(I encourage you to watch the Diane Sawyer story about Principal Wayman. All of us in the audience watched it before Linda took the stage.)

This amazing leader spoke for about 30 minutes about her experience as principal of Strawberry Mansion High School in the inner city of Philadelphia. She commented that even though she is in education and we in the audience were in business, “Leadership is leadership.”

She shared three slogans that she has used during her career.

So Linda started and ended each day by making this announcement on the campus intercom system: “If nobody told you that they loved you today, remember that I do, and I always will.” For many of the students, it was the ONLY time that someone told them that they were loved. She also knew that many of the students were brilliant and wanted to learn. They didn’t want violence, confrontation, and fighting. They wanted to learn and to better themselves. But they had no choice but to attend Strawberry Mansion. So, by sharing her love and her willingness to love them all, without judgment, Linda changed the lives of everyone at that school.

She also uncovered something that was unspoken, but was the root cause of much tension at the school and in the community—the high school did not have a football team!

strawberrymansonhigh

That may not sound like a big deal, but if you think back to your days in high school, you know that sports, especially football, can bring an entire community together. So, as she relayed her leadership lessons to us, she wove into her talk the story of how she was able to help the school develop a football team for the first time in 50 years. This included funding for a coach, a playing field, and uniforms. And she did this all in spite of all the obstacles, by staying true to her values, stating her goal over and over (even when she had no idea how she would accomplish it), and asking for the support of people who had the same goals she did.

Each of us is a leader. Whether it is in business, in the community, or in our families. Do we have a vision? What are the persistent problems not being addressed?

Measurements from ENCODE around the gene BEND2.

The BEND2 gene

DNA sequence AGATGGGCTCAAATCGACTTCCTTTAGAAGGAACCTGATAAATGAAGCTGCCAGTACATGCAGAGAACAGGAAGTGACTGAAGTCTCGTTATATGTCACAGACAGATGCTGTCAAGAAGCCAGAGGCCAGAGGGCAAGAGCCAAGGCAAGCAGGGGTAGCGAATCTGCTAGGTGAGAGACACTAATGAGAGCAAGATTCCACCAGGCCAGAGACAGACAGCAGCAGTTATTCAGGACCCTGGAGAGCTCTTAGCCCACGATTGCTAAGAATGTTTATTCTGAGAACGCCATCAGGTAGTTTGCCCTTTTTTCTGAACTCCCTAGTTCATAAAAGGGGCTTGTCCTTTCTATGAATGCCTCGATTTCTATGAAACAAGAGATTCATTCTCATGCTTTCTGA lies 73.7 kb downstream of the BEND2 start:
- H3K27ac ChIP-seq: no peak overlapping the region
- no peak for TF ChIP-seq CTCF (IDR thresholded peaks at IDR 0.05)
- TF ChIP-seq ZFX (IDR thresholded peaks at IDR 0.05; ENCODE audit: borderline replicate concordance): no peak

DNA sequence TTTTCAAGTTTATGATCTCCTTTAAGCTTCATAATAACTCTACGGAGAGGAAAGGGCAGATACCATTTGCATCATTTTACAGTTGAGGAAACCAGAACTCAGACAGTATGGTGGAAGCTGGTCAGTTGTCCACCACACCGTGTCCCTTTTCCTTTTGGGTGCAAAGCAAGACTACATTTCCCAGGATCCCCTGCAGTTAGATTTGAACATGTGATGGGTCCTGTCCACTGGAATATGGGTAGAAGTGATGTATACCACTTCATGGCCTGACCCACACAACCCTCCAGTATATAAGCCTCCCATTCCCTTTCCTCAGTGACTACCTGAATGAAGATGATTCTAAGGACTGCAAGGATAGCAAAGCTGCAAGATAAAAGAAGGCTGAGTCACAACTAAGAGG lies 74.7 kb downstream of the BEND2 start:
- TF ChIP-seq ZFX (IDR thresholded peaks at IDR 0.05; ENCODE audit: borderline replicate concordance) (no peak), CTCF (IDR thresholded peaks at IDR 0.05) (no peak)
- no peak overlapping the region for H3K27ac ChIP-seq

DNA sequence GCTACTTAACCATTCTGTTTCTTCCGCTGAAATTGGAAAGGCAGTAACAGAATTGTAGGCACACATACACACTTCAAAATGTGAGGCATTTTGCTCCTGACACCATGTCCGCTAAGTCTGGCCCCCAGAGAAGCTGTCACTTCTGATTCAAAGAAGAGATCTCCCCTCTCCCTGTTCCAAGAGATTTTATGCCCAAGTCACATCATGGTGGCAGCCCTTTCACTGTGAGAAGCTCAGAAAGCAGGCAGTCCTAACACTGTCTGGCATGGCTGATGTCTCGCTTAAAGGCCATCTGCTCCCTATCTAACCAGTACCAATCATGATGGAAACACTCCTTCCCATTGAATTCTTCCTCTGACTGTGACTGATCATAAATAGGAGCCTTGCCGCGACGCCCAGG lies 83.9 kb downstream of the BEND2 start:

Leaders must create a picture of success—a vision—and share it. Bold leadership takes courage. Sometimes we need assistance. And sometimes we need to keep stating our vision, over and over, even if it seems as impossible as getting a high school football team after 50 years of obstacles.

So, am I the same leader I was 10 years ago? No way. I’ve learned too much from those around me. And I am open to learning more every day. How about you?

Ask yourself: Are you the same leader you were 10 years ago? Where do you get your inspiration? How do you sharpen your tools?

So what! Now, what?

Karen

The specialty produce company to showcase PMA’s Impact Award-nominated packaging and new Stokes Purple® sweet potato recipes

Frieda's Specialty Produce - PMA Fresh Summit 2016

LOS ALAMITOS, CA (October 2016) — Frieda’s Specialty Produce continues to inspire new food experiences at PMA Fresh Summit with its Millennial-friendly brand and packaging concept, and innovative recipes at booth 2943.

“We launched our new brand at last year’s Fresh Summit, so this year we will highlight how our branded packaging is making an impact,” said Karen Caplan, president and CEO of Frieda’s. “From our new vegetable pouches to an innovative jackfruit tag, we make buying specialty produce easy for shoppers and that means a sales boost for retailers.”

Frieda’s will feature its new line of pouches including the 2016 Impact Award: Excellence in Packaging finalist watermelon radishes pouch, and its new shishito peppers and Sunchokes® pouches.

Frieda’s team will also sample two new ways to use its exclusive Stokes Purple® sweet potatoes: healthy purple power snack bites and decadent purple sweet potato brownies.

Stop by booth 2943 to see the impactful branding everyone is talking about, or contact Frieda’s account managers today to schedule a time to chat with on-site team members in Orlando October 14 through 16.

About Frieda’s Inc.